On Sunday Kelly and I went over to the new Eden Prairie / Hennepin County Public Library. The library had been built in the old Lunds supermarket. I had watched them building it out over the past two years or so with great anticipation. I had been in the old library located just down the road a few times many years ago - in fact, I’d guess that it would have been the last library I had set foot in, 8 years ago.
We walked inside and I was immediately struck by the architecture. This didn’t look anything like the supermarket which had been here before. The inside was completely renovated; skylights had been added all over the place, making everything nice and bright.
Then I started looking around for a librarian in order to get my library card. Walked right up to the front desk, got my card in less time than it took Kelly to use the restroom. Upon her return we set ourselves adrift in the sea of books.
The second big thing I noticed was all the computers. Realize, the last time I had been in a library was 8 years ago, even longer if you only consider regular visits. (Before you assume I’m some kind of bibliophobe, I have kept up the regular visits to my favorite bookseller, Borders, so I still consider myself well-read!) The amount of change which has gone on was astounding! Everywhere I looked I saw computers. Certainly I remember the move from the actual card catalog to the terminals we had right around the time I entered high school. But here were over 100 computers, all setup with not only “card catalog” access but full Internet access as well. I use “card catalog” loosely because I’m not sure you could call it that anymore - the computers basically just access the same website you can from home.
The benefits are extraordinary. Not only can I see instantly on a computer screen which books match my criteria, but I can scan the entire Hennepin County Library system at the same time. From there I can see which physical libraries have the book on the shelf or put a hold on the book (either the specific copy or any copy of it in the system) which will be delivered to my local library in a few days for pickup. The Internet access helps immensely, too. Instead of having to rack my brain trying to remember that book I put on my Amazon wishlist, or read about on some blog, I can instead bring up another window, visit the Internet site, get the author’s name and search the library system immediately.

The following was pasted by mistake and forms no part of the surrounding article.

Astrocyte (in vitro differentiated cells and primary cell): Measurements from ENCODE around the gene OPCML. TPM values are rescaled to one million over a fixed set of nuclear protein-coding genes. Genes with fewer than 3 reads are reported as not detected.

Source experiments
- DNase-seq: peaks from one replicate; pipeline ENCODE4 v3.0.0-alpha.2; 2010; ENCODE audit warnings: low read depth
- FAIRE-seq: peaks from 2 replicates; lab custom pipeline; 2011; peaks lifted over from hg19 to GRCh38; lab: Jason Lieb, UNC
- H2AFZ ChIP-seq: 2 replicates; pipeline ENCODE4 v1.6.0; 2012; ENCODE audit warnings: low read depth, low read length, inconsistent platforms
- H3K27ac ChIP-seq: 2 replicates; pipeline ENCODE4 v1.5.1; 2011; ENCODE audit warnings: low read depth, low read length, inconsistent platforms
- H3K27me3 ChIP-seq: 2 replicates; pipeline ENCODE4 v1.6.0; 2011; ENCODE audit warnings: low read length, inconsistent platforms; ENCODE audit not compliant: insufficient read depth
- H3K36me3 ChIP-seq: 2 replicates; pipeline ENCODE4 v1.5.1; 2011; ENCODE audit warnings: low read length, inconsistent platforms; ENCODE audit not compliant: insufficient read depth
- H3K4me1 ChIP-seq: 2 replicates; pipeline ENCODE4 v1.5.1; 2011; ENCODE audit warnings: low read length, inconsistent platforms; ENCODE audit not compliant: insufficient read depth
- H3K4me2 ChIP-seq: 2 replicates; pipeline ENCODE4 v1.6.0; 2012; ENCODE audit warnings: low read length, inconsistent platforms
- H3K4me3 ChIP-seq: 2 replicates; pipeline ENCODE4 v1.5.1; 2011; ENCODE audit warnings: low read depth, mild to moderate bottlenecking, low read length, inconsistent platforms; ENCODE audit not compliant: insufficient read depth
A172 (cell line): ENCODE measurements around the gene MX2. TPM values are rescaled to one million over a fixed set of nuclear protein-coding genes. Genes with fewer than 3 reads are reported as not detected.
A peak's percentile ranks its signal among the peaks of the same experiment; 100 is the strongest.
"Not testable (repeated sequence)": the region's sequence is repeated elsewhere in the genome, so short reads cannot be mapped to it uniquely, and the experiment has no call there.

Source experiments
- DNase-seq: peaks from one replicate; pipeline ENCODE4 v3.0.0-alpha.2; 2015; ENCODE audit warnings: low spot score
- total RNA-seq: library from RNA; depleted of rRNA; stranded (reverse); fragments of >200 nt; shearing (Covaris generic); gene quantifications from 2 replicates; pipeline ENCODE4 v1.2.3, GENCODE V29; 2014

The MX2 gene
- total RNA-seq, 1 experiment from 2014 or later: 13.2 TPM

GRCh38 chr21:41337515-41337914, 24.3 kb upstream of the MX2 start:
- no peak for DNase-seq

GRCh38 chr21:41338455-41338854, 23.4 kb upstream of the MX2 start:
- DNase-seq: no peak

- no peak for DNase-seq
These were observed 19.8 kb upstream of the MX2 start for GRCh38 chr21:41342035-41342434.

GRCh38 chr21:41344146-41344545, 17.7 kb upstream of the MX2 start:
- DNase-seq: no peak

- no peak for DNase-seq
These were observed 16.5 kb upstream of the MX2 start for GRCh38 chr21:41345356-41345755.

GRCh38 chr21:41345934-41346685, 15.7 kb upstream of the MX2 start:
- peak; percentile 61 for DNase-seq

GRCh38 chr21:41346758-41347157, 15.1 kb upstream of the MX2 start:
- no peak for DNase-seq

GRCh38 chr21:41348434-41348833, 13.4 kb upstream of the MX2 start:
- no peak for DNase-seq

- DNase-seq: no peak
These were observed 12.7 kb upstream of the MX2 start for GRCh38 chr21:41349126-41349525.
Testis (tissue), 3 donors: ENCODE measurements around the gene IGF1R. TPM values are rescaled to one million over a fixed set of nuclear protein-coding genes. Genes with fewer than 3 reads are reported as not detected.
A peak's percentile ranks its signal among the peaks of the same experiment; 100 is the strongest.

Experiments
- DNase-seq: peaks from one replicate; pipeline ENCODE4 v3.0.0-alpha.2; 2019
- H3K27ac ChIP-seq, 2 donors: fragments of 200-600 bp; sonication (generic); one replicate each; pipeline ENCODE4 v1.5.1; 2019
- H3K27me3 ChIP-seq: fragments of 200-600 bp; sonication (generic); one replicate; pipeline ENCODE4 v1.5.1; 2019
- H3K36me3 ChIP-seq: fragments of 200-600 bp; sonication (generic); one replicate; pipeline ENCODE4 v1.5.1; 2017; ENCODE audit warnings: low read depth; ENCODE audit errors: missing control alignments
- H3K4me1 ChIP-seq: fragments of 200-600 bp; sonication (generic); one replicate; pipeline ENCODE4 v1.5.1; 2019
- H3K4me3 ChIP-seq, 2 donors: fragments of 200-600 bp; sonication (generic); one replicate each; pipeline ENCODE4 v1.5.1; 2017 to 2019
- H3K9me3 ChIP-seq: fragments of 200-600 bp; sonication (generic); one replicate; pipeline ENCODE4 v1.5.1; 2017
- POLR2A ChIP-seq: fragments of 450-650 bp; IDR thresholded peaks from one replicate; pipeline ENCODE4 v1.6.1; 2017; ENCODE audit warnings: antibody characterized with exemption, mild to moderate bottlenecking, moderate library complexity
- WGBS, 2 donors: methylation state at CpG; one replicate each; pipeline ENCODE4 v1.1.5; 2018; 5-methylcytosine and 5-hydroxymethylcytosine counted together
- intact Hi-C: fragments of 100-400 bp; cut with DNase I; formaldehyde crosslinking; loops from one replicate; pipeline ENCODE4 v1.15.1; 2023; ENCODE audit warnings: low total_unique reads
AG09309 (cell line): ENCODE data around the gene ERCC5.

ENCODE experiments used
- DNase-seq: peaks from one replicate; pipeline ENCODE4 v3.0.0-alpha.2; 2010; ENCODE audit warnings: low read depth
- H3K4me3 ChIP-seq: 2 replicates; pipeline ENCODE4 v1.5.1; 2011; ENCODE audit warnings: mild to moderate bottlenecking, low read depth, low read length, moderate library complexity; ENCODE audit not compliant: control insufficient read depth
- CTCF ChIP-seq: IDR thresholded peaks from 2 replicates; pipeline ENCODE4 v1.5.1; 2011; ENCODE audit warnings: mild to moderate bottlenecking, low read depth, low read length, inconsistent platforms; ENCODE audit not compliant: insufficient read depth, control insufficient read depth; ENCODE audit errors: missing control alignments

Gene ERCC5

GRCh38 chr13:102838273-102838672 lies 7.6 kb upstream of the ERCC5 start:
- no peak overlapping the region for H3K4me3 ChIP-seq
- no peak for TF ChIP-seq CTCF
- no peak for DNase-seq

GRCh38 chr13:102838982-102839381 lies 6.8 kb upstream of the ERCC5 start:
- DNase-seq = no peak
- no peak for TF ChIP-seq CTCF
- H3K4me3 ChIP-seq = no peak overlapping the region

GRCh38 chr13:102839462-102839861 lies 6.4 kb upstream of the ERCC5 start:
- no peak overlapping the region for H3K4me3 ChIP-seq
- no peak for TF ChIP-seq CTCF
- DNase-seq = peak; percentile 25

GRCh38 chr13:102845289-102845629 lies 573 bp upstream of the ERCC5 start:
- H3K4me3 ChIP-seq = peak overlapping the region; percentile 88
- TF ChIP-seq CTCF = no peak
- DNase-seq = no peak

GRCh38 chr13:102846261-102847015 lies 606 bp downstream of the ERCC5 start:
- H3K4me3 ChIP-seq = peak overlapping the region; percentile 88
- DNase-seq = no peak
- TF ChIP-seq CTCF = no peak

The next thing which struck me was the number of librarians. Four by my count. A few helpers moving amongst the shelves putting books back, but four actual sitting-at-a-desk-waiting-to-help-you librarians. One might think this number is low, but in actuality I don’t think it is at all. Normal library patron tasks (looking up books, locating, reserving, and checking out) are all automated - now they are simply there to be asked the questions they would probably prefer to receive. I walked up to one, looking for the Dewey Decimal number for “problem solving” books. He began to explain to me how to search on the web interface, but when I explained I had searched and got a bunch of different numbers he was able to clarify which one was the best one to browse in. He walked me right over to the section and even offered up a suggestion from the available books before he walked back to his desk.
When the announcement of the closing of the library in 15 minutes over the PA, Kelly and I found each other and walked up to the checkout. No lines, no busy library patrons running around at the last minute trying to get that one last book. Instead we found ourselves at a wonderful little machine. Slide in your library card, scan each book, remove the library card and it prints out a receipt with the due dates for each item listed.
All in all, it was a great experience. Indeed, I just got an email today letting me know that three books which I had put holds on were waiting to be picked up at the local library. (They were located at a different library in the system when I looked them up on Sunday) Even picking up a reserved book is automated - simply walk in the library, goto the designated “reserve” section, pick up the books from the shelf, and check them out at the automated booth!
I’m excited about going to the library again! *snickers*
Which books did I pick up, you might ask?
Besides the three books which are waiting for pickup:
- Automated Alice by Jeff Noon
- Pollen by Jeff Noon
- Passage by Connie Willis
I picked up:
- A New Kind Of Science by Stephen Wolfram
- The Riemann Hypothesis: The Greatest Unsolved Problem in Mathematics by Karl Sabbagh
- Math Mind Games by Heinrich Hemme